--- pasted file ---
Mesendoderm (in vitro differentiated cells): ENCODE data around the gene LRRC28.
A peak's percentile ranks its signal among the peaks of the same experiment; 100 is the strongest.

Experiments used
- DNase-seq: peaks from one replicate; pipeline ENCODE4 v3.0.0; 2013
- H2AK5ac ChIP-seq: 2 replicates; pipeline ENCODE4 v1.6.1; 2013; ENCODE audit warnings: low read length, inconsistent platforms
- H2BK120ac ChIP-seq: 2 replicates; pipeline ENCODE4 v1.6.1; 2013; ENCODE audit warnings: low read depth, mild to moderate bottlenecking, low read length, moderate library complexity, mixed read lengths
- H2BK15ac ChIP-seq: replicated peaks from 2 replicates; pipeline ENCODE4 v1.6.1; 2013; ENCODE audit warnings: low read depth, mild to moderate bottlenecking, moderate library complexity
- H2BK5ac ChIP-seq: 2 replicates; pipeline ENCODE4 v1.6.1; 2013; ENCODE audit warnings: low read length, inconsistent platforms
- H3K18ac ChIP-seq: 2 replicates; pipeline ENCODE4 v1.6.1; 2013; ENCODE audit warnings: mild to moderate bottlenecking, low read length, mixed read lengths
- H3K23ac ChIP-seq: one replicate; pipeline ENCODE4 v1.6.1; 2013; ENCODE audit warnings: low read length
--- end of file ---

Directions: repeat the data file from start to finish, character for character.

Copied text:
Mesendoderm (in vitro differentiated cells): ENCODE data around the gene LRRC28.
A peak's percentile ranks its signal among the peaks of the same experiment; 100 is the strongest.

Experiments used
- DNase-seq: peaks from one replicate; pipeline ENCODE4 v3.0.0; 2013
- H2AK5ac ChIP-seq: 2 replicates; pipeline ENCODE4 v1.6.1; 2013; ENCODE audit warnings: low read length, inconsistent platforms
- H2BK120ac ChIP-seq: 2 replicates; pipeline ENCODE4 v1.6.1; 2013; ENCODE audit warnings: low read depth, mild to moderate bottlenecking, low read length, moderate library complexity, mixed read lengths
- H2BK15ac ChIP-seq: replicated peaks from 2 replicates; pipeline ENCODE4 v1.6.1; 2013; ENCODE audit warnings: low read depth, mild to moderate bottlenecking, moderate library complexity
- H2BK5ac ChIP-seq: 2 replicates; pipeline ENCODE4 v1.6.1; 2013; ENCODE audit warnings: low read length, inconsistent platforms
- H3K18ac ChIP-seq: 2 replicates; pipeline ENCODE4 v1.6.1; 2013; ENCODE audit warnings: mild to moderate bottlenecking, low read length, mixed read lengths
- H3K23ac ChIP-seq: one replicate; pipeline ENCODE4 v1.6.1; 2013; ENCODE audit warnings: low read length